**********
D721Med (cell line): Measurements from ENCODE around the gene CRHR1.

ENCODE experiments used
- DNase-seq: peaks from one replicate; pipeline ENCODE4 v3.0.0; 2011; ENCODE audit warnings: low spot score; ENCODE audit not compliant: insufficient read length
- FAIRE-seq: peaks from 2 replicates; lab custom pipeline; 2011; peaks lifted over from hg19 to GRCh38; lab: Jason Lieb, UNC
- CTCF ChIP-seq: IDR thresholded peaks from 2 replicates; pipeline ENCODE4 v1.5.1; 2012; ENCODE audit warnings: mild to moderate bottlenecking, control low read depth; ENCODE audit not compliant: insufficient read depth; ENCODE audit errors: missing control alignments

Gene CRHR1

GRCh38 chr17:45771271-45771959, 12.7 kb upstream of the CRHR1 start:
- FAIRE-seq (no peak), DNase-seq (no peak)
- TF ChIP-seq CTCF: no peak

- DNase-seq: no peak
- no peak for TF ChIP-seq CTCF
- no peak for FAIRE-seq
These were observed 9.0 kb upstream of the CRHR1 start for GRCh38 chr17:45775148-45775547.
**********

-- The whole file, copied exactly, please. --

D721Med (cell line): Measurements from ENCODE around the gene CRHR1.

ENCODE experiments used
- DNase-seq: peaks from one replicate; pipeline ENCODE4 v3.0.0; 2011; ENCODE audit warnings: low spot score; ENCODE audit not compliant: insufficient read length
- FAIRE-seq: peaks from 2 replicates; lab custom pipeline; 2011; peaks lifted over from hg19 to GRCh38; lab: Jason Lieb, UNC
- CTCF ChIP-seq: IDR thresholded peaks from 2 replicates; pipeline ENCODE4 v1.5.1; 2012; ENCODE audit warnings: mild to moderate bottlenecking, control low read depth; ENCODE audit not compliant: insufficient read depth; ENCODE audit errors: missing control alignments

Gene CRHR1

GRCh38 chr17:45771271-45771959, 12.7 kb upstream of the CRHR1 start:
- FAIRE-seq (no peak), DNase-seq (no peak)
- TF ChIP-seq CTCF: no peak

- DNase-seq: no peak
- no peak for TF ChIP-seq CTCF
- no peak for FAIRE-seq
These were observed 9.0 kb upstream of the CRHR1 start for GRCh38 chr17:45775148-45775547.